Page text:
The defeat of Tony Bennett as Indiana’s State Superintendent of Public Instruction was attributed to many factors. Yet, as one post-election analysis indicated, the size of the vote for his rival, Glenda Ritz, suggests that the most likely reason was Mr. Bennett’s support for, and attempt to implement, Common Core’s badly flawed standards.
Common Core’s English language arts standards don’t have just one fatal flaw, i.e., its arbitrary division of reading standards into two groups: 10 standards for “informational” text and nine for “literature” at all grade levels from K to 12. These are just the most visible; its writing standards turn out to be just as damaging, constituting an intellectual impossibility for the average middle-grade student, for reasons I hadn’t suspected. The architects of Common Core’s writing standards simply didn’t link them to appropriate reading standards, a symbiotic relationship well-known to reading researchers. Last month, I had an opportunity to see the results of teachers’ attempts to address Common Core’s writing standards at an event put on by GothamSchools, a four-year-old news organization trying to provide an independent news service to New York City schools.
The teachers who had been selected to display their students’ writing (based on an application) provided visible evidence of their efforts to help their students address Common Core’s writing standards — detailed teacher-made or commercial worksheets that structure the composing of an argument. It was clear that their students had tried to figure out how to make a “claim” and show “evidence” for it, but the problems they were having were not a reflection of their teachers’ skills, or their own reading and writing skills. The source of their conceptual problems could be traced to the standards themselves.
Through a Japanese friend on twitter I came across this method and it shows how Japanese pupils learn to multiply in lessons. You do not need to learn Japanese to master this method. They are taught this method in Japanese primary schools at a very early age and learn this process.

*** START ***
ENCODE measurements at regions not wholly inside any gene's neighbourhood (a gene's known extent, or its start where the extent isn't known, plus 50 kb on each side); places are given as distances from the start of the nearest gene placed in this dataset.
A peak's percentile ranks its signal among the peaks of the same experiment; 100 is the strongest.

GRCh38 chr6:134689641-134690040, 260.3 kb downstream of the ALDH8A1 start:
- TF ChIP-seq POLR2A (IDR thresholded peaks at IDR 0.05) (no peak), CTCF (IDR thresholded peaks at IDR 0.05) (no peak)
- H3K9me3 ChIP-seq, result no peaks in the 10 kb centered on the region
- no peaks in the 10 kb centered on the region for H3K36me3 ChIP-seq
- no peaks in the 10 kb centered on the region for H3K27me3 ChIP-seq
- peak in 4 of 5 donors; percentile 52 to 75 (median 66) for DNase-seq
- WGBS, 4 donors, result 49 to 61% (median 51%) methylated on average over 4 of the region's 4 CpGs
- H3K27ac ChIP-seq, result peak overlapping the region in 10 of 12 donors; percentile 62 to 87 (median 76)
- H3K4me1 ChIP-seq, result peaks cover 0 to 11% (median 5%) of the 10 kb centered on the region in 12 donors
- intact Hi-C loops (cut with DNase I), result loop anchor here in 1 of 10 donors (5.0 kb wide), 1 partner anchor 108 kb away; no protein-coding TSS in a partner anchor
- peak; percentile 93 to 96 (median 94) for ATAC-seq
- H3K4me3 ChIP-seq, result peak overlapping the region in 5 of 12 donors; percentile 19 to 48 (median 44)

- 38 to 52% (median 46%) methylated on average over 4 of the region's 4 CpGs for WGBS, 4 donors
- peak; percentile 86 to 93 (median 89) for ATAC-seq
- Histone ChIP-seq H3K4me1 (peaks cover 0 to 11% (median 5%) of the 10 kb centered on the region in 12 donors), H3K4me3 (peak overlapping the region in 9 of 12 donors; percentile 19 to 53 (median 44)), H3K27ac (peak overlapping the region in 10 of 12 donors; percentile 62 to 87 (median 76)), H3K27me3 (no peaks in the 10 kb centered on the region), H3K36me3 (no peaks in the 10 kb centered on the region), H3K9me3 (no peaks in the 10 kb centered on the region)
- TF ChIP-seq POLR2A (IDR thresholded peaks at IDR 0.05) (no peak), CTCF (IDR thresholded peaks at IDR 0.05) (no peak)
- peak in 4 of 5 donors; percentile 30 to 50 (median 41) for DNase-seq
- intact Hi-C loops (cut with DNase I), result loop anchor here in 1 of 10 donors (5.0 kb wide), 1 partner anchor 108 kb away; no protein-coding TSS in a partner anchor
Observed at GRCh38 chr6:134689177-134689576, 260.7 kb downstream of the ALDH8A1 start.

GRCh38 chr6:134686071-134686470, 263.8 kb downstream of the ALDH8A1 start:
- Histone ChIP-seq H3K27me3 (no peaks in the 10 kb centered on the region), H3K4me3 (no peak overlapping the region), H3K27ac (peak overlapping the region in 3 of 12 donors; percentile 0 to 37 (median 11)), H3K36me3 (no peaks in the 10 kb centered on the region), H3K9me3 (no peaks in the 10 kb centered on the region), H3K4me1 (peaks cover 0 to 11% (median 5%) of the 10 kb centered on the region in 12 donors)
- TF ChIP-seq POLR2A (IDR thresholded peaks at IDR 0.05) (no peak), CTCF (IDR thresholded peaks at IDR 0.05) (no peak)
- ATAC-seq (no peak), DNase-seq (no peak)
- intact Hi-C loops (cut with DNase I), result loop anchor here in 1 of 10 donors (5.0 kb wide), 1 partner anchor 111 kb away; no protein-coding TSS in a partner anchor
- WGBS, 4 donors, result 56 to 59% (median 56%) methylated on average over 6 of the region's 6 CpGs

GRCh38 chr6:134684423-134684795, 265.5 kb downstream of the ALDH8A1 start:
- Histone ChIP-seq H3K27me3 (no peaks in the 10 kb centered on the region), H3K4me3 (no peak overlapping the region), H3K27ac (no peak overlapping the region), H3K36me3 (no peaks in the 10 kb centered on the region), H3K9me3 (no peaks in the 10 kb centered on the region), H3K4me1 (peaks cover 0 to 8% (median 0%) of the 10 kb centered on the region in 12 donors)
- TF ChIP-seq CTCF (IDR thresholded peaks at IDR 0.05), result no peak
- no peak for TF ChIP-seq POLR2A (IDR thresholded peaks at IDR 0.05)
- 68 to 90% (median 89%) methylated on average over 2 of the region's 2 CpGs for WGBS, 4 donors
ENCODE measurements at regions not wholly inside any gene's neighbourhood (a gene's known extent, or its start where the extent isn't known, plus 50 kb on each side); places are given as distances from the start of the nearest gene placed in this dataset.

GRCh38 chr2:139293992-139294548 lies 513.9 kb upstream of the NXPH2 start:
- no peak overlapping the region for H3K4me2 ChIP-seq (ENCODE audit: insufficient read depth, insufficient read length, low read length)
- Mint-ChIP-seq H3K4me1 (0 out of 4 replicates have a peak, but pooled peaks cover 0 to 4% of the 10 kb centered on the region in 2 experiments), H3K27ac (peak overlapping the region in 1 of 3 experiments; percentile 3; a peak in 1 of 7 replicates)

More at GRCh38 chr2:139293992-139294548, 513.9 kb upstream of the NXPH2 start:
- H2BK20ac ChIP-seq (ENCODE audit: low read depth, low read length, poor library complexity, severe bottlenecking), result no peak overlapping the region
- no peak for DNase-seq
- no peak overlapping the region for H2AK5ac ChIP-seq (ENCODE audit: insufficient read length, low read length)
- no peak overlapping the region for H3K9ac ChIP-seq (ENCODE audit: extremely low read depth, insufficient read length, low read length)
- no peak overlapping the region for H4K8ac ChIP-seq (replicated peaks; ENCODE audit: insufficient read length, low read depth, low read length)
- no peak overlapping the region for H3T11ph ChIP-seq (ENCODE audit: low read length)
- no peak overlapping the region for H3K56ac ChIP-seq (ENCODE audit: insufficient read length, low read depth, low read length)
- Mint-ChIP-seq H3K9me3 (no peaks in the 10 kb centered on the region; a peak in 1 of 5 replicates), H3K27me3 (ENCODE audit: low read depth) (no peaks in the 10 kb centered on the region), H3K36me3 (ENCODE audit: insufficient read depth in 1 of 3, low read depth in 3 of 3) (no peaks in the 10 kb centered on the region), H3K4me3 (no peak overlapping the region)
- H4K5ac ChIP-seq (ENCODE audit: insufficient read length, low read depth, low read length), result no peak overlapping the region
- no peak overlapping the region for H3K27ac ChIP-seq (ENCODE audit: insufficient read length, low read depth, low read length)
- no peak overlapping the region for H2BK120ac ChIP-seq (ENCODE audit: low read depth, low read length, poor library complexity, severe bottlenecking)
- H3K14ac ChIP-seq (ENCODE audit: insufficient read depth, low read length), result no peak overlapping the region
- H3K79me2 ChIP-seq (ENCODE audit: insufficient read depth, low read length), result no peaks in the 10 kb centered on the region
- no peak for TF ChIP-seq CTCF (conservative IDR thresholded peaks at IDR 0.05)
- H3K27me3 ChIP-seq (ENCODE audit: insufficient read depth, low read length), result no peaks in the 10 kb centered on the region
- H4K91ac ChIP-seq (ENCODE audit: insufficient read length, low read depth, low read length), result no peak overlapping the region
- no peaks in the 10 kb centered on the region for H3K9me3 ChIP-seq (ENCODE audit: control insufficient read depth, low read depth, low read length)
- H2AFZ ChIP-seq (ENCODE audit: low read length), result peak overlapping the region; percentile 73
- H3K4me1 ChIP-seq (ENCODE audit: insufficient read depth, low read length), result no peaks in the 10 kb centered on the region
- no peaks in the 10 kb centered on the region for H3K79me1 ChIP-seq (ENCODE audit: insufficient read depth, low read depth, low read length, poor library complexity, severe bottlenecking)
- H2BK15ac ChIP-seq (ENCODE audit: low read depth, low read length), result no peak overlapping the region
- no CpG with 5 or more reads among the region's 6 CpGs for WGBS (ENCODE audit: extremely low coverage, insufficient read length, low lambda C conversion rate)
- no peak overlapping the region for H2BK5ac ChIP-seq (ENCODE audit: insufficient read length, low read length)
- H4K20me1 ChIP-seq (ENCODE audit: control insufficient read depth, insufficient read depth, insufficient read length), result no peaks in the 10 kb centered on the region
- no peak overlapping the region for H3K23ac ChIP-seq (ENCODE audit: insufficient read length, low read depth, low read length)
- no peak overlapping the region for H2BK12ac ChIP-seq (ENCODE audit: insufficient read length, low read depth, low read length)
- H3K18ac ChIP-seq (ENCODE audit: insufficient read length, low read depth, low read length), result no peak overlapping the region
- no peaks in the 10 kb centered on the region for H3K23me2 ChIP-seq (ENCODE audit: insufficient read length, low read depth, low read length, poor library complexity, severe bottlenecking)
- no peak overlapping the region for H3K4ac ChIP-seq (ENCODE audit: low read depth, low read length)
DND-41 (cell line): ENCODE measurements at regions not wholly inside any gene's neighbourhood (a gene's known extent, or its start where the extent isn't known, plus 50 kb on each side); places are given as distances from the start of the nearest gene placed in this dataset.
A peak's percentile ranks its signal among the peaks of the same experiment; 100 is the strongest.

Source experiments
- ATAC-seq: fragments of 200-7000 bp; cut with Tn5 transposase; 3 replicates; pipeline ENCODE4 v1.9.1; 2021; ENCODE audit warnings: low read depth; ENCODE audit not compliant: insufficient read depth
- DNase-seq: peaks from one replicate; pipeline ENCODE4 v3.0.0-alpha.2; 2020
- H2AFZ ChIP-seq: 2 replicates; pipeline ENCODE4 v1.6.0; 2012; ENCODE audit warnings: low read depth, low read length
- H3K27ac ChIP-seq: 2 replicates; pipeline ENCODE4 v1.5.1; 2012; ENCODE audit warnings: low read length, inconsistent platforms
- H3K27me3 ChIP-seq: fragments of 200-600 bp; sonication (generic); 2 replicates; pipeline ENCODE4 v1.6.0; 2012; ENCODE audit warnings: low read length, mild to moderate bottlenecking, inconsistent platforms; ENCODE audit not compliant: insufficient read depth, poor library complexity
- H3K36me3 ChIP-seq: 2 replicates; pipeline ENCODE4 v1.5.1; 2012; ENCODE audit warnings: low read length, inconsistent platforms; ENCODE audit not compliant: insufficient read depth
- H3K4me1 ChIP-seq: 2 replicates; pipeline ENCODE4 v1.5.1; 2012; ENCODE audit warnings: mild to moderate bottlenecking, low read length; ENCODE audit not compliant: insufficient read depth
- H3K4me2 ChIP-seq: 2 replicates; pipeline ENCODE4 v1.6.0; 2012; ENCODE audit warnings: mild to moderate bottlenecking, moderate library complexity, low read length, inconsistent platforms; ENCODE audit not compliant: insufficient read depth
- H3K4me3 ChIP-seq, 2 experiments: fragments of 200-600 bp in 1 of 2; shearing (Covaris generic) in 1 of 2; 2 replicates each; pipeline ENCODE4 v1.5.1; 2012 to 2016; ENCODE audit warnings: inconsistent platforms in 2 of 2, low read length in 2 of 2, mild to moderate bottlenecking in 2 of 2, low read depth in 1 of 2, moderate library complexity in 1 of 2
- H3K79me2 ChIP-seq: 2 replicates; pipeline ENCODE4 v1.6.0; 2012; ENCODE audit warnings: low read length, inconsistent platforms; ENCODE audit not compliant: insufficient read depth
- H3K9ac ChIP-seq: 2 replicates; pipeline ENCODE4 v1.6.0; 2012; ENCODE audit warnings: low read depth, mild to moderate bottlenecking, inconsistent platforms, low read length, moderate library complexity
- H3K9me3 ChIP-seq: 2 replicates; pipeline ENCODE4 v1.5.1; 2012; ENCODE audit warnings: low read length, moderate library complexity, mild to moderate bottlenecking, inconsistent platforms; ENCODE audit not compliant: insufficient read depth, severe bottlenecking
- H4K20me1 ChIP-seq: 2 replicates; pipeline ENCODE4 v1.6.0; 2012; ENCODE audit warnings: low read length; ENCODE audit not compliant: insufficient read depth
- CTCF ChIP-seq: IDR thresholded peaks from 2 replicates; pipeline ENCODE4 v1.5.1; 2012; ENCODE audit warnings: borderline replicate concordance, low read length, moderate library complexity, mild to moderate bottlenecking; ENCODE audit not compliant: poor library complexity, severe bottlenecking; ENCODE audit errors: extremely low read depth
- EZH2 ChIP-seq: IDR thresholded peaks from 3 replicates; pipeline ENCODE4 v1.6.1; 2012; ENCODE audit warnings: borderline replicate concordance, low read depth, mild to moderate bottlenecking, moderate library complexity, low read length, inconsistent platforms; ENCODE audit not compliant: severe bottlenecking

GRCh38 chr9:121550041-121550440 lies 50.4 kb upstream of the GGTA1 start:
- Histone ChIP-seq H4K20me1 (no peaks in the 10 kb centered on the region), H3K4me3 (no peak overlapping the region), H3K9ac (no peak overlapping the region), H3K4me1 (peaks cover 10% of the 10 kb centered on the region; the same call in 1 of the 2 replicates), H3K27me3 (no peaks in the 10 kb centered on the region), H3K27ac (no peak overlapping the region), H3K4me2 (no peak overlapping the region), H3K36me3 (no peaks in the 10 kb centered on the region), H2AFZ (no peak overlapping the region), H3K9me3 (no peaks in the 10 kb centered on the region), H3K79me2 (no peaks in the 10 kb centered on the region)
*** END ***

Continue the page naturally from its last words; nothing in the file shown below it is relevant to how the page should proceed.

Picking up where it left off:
This is an amazing video that needs to be watched to learn this Japanese method! It makes you ponder how we are teaching Mathematics to the kids of tomorrow in the west in comparison to the learning of Japanese students.
To learn how the Japanese do it and to get a better understanding watch the video showing the Japanese learning process.
He has 10 years of experience working in the engineering division of Lockheed Martin, and he’d like to share some of his extensive knowledge with high school students in Northern Virginia, where he lives. He’d prefer to take a couple of hours each day to teach a class on physics or calculus, which would enable him to stay in his current job. Bill imagines that this part-time teaching job will give him the opportunity not just to teach, but to mentor local students aspiring to science careers.
So Bill goes to the principal of the local public high school with his proposal. Before we detail the vast array of statutes and regulations governing who is allowed to teach in public schools, let’s pretend–for a moment–that those regulations don’t exist. Just consider how, in an ideal world, the principal would react to Bill’s offer.
First, the principal needs to verify that Bill can be an effective teacher. How might the principal do that? Perhaps require him to give practice presentations of difficult material. Then maybe Bill should shadow seasoned teachers for a period of time to get a feel for classroom management and lesson planning. When Bill does get his own classroom, the principal will want to check each year that his students are learning what they’re supposed to learn.